I also noticed that people were interested in other people and they would chat for ages, no matter what they were doing, and they smiled easily and regularly. (in fact one of the the first things that hit me when we landed at gatwick was that people rushed and lacked a smile). Antiguan people particularly gave loads of time to children and young people, which hit me as a stark contrats to how children and young people are often portrayed in our media. Children were valued and encouraged.

The holiday was amazing and will be our ‘holiday of a lifetime’. The island is a very special place and the ‘flavour’ of Antigua, which I loved so much, has challenged me in how I should live now I am back home.
It has re-challenged my priorities of tasks vs people.
It has re-challenged my speed and aim of life.
It has challenged me to really consider what is important in life.

Now that I am back I am not embarrassed to admit that I am envious of the Antiguan lifestyle and, in many ways,  I wish I could still be there . The people there have managed to maintain something about life, people, relationships and priorities that we seem to have lost in the UK; and I think the most worrying thing is that most of us don’t even realise that we have lost them and are aware that there is an alternative. Although, I openly admit, I am not sure what that alternative is other than slow down, re-think …but our deadlines refuse us that grace!

Sadly I know the feelings and lessons from my time here will fade fairly rapidly as I adjust back to south east England living …. but I pray it does not all go and that I can carry within me some of the islands beauty that simply says ‘I have time ……..’

back to reality

We have said goodbye to Cornwall and now we are back.

To be honest it is hard getting into the frame of mind for work again after having such an amazingly relaxing week with really good friends.

I like to reflect on the highs and lows …. but I can’t …. the whole week was simply amazing. We chilled, we ate, we chatted, we drank, we surfed, we laughed, we watched sunsets, we saw seals, we fished (I experienced sea sickness for the very first time … maybe that was a low!), we visited the Eden Project, we wandered around Padstow and my lovely family bought me a painting from Caroline Walker who we met a few years ago. I am now the proud owner of Mother Mary! (although Anglo Catholic friends do not get too excited!!! )

There were some nice surprises and reminders of an amazing God through sunsets and this seal which was a delight to see.

Just such a wonderful week – thanks to the other people I had the delight to share the week with!


just going to spending some quality time here for the next few days
so it will be quiet over here!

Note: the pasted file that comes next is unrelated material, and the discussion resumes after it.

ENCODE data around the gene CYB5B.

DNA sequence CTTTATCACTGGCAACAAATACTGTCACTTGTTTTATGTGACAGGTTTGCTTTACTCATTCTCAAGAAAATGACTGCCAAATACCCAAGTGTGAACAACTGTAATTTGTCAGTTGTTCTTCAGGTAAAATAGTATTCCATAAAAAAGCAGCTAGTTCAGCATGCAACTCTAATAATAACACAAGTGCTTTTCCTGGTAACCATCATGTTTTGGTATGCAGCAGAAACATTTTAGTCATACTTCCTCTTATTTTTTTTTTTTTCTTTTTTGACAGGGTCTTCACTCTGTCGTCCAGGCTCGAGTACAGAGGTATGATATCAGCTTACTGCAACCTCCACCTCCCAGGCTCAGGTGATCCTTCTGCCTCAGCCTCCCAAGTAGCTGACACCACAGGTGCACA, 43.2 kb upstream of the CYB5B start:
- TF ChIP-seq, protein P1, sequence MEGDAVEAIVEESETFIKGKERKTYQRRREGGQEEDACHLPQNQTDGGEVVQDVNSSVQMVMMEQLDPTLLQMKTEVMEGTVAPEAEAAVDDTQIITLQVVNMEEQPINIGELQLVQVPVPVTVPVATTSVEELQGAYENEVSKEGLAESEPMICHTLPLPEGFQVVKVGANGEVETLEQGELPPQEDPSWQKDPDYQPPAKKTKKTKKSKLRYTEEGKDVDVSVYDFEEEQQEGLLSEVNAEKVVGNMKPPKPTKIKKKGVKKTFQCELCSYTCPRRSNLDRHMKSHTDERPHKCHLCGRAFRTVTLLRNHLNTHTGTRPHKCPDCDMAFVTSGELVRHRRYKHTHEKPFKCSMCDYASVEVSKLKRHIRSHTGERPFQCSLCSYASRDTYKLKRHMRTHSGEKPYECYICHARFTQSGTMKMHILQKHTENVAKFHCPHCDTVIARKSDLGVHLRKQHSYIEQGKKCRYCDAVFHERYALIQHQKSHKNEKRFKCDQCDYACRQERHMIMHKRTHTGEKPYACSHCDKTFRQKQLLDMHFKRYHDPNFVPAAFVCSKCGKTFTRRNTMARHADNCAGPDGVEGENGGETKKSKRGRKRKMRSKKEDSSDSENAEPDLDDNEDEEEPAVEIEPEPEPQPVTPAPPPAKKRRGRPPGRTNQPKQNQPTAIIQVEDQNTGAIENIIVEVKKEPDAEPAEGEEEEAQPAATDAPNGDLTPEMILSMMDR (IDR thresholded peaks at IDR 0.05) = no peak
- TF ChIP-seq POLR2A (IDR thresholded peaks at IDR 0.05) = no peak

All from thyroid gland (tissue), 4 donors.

cornwall space

We have had a brilliant week away with good friends in Cornwall.

We had a wonderfully relaxing time with special people and outstanding views – one such typical sunset in the picture with people silhouettes chatting as we watch.

It’s always great to go away with people you can just switch off and relax with – talk when you need to and sit quietly when you want to.

I have returned again, as we did in January, feeling really blessed and relaxed along with being very conscious of the special people we have around us.

The space has again enabled me to see members of my family and friends in a different way. It has enabled me to gain perspective once again on a lot of things. The space has allowed God to do some stuff in my head too – something there about ideas needing spaces etc etc.

I am back now – and I’ll have to wait and see if the space-idea formula causes anything to emerge!

It was odd this morning, though, waking up and hearing nothing after a week of waking to the beautiful sound of the waves. I realised how much I miss that from my Weymouth days and how I had got to take it for granted and now, more worryingly, how much I’d forgotten I loved the sound.

The bad thing about holidays, though, has got to be the coming back – it is hard getting into the work mode again … but it will come quickly – after all how much does it take to get into my sort of coffee and chat work mode!

the cafe of peace

We have had an excellent time in Cornwall staying with Andrew and Sarah in Porth. While there we had lunch in Cafe Irie which was a wonderfully beautiful place. I would say this was a highlight of the short trip, but that would imply there were lowlights … and the whole time was fantastic.

Cafe Irie, though, is a special place that I would love to visit again. A cafe with great staff, good atmosphere, great drinks (Banana and Peanut butter smoothies which just have to be tried because they are amazing!!!) Irie itself means ”to be at total peace with your current state of being’